Taigen Dan Leighton writes, in his wonderful book Faces of Compassion: Classic Bodhisattva Archetypes and their Modern Expression ...
I feel this is a wonderful reminder that we should offer Compassion and Loving Kindness to this Sentient Being, you and me, even as we reach out to help all Sentient Beings and the world (we are sentient beings in this world too!).One meaning of Avalokiteshvara's name is "Regarder of the World's Cries or Sounds," indicated in the Japanese name Kanzeon. A shortened form of this is Kannon (or the Chinese Guanyin), "Hearing or Regarding Sounds." Avalokiteshvara is the one who calmly hears and considers all of the world's sounds of woe. This name implies that empathy and active listening are primary practices of compassion. Just to be present, to remain upright and aware in the face of suffering without needing to react reflexively, is compassion. Kanzeon acknowledges beings and their cries, and responds when appropriate or when it would be useful ... Considering all the many manifestations encompassed by Avalokiteshvara, however, we might also remember to carefully regard our own cries, the suffering of all the beings included within us. We cannot offer compassion to others if we cannot be compassionate, accepting, and forgiving of ourselves. We can hear and acknowledge our own feelings of fear, frustration, and anger with calm uprightness, rather than needing to react externally and act them out inappropriately.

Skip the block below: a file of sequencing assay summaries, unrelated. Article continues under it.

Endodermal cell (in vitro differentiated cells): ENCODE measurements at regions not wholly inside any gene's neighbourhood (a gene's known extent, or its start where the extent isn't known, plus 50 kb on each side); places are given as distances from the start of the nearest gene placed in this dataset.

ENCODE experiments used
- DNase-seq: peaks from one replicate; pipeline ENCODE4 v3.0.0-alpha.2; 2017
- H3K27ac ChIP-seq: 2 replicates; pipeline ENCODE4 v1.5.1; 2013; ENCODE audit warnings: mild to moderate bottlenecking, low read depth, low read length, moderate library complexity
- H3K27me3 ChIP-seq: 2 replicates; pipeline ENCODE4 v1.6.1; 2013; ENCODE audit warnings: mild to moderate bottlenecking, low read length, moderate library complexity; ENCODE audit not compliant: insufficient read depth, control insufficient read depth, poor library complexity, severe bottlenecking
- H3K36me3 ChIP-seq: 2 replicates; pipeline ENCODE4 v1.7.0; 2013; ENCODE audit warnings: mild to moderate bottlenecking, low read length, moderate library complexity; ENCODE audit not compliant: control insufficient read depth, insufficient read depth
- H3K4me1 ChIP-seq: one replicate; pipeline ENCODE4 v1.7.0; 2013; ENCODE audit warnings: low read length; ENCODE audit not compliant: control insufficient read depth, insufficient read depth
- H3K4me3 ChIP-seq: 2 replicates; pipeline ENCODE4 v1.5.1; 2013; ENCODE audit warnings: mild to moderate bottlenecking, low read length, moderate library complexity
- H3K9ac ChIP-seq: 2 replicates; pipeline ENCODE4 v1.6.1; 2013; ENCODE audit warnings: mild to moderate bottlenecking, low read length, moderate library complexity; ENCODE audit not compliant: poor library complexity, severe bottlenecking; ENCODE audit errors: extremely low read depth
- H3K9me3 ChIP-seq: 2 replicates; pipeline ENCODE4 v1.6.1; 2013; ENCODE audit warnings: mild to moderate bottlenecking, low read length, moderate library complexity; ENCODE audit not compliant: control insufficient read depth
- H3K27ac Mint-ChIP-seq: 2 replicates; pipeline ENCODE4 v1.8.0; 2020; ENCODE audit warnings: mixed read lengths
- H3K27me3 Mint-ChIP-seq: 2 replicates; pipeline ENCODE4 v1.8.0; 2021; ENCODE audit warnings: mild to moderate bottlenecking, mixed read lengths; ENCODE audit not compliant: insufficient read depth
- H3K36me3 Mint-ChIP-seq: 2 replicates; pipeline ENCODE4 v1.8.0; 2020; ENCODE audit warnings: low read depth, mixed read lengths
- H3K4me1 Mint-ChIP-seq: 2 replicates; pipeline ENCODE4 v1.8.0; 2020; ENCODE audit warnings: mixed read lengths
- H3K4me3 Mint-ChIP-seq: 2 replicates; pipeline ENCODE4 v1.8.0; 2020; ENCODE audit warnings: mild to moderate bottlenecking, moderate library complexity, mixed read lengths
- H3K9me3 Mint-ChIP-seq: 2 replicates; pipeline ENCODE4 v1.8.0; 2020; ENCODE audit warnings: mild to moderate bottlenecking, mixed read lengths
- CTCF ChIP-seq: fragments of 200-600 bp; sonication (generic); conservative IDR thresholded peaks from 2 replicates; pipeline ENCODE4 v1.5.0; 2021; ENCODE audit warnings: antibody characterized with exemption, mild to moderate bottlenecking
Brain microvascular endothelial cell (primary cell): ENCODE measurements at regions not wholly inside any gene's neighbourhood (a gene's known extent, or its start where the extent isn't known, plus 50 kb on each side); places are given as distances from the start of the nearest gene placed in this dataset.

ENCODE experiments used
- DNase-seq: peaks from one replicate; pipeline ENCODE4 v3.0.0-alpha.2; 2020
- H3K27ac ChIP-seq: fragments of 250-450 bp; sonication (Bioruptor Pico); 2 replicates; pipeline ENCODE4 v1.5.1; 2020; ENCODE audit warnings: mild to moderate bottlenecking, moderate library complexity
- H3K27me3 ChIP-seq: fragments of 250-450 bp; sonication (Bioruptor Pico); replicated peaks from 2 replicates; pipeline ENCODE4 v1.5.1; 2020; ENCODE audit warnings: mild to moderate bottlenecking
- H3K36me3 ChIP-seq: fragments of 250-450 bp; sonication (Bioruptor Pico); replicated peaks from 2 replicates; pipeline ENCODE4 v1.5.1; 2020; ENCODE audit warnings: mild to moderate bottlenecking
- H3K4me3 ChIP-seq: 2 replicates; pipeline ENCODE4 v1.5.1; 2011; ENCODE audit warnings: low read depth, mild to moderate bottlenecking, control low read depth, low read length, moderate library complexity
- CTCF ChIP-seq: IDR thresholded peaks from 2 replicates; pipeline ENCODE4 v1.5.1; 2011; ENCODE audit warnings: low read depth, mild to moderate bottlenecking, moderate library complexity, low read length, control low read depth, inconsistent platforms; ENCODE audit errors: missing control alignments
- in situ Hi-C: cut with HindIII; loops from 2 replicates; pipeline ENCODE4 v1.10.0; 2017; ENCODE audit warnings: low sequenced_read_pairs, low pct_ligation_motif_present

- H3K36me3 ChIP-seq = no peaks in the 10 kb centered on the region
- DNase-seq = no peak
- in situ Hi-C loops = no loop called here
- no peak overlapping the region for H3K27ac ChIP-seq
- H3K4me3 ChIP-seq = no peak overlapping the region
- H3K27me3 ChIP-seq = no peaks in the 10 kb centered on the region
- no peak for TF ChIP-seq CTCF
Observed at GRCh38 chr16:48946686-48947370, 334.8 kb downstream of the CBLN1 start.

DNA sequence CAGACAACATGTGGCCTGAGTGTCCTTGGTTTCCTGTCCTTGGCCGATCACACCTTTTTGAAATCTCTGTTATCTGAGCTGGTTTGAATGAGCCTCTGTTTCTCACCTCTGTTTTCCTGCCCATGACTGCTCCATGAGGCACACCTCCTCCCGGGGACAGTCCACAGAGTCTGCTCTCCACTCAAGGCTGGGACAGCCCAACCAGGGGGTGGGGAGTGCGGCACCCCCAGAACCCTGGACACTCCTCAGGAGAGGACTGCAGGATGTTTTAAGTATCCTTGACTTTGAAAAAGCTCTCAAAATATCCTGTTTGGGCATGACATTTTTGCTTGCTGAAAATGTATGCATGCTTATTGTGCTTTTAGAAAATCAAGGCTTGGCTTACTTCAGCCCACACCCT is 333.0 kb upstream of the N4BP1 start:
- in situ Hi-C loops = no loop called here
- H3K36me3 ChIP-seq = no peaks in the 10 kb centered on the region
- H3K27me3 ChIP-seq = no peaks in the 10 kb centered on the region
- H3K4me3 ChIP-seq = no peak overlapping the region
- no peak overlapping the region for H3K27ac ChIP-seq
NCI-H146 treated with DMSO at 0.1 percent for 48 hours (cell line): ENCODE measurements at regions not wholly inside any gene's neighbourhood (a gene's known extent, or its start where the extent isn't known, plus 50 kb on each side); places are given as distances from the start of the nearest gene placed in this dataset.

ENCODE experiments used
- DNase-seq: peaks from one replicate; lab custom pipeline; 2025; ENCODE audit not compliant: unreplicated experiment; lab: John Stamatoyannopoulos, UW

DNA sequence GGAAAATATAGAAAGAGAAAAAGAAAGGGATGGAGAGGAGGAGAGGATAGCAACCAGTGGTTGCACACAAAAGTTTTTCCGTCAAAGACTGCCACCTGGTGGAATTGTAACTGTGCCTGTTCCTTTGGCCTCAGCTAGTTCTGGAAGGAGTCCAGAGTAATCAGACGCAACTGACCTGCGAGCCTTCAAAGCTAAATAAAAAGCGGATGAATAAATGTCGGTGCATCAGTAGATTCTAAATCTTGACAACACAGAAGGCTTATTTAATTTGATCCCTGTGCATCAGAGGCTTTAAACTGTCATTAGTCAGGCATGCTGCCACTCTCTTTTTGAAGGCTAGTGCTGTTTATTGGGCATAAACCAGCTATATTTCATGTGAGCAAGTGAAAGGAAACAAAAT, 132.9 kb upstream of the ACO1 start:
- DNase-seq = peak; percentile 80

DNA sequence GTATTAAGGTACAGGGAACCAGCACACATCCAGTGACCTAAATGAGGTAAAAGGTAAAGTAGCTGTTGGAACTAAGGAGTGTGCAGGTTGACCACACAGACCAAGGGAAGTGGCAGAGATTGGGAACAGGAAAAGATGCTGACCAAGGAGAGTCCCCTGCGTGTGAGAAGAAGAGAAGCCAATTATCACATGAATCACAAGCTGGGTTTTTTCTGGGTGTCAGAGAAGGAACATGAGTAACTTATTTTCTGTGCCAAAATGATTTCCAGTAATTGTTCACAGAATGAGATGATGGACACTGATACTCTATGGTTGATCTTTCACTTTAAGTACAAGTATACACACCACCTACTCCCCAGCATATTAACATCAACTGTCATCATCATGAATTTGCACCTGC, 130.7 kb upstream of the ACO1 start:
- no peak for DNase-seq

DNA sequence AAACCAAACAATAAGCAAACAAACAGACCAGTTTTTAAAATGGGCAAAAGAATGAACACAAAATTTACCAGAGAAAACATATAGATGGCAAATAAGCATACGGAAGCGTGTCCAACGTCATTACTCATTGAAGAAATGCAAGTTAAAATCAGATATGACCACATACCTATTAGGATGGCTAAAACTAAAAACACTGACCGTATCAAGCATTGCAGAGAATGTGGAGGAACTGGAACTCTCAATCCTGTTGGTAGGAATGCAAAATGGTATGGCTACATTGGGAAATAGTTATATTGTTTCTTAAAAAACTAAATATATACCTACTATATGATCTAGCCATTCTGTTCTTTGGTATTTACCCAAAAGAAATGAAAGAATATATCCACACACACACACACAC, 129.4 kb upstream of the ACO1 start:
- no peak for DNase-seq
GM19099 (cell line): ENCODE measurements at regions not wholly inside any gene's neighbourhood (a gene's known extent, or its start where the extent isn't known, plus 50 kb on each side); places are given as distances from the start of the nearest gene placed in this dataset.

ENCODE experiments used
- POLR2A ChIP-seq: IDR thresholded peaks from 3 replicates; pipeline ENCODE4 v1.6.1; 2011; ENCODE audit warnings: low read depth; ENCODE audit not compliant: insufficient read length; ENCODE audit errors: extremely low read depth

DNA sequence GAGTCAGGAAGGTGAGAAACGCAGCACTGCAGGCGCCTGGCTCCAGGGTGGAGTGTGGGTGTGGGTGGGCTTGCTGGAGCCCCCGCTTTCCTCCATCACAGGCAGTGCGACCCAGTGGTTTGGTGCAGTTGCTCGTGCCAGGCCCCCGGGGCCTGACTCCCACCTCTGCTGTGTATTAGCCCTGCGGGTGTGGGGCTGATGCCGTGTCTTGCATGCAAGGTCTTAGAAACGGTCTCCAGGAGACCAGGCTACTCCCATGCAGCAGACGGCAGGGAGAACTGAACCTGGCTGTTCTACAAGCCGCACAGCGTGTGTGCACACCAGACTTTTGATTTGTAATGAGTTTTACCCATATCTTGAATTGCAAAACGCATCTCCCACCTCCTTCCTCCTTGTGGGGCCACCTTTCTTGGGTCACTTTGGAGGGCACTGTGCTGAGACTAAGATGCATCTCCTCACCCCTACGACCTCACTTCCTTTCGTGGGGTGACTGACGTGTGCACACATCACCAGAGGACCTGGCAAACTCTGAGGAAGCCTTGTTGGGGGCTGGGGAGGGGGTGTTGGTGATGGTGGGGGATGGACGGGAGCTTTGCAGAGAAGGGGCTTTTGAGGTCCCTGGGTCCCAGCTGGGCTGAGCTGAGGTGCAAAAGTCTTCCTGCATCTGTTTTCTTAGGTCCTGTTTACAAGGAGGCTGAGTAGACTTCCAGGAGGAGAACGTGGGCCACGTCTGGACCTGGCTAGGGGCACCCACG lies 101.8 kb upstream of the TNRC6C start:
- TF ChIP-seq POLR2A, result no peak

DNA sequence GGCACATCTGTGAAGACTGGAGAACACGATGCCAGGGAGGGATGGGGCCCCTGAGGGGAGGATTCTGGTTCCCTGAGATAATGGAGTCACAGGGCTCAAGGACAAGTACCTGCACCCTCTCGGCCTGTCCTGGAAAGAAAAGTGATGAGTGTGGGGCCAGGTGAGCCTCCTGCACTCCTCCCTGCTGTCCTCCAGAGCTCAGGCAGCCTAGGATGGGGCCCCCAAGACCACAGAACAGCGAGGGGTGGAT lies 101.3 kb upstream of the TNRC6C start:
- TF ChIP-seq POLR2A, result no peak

Kannon is often depicted with 1000 arms and eyes, seeing and reaching out toward suffering wherever it manifests. Truly, those hands and eyes are our hands and eyes.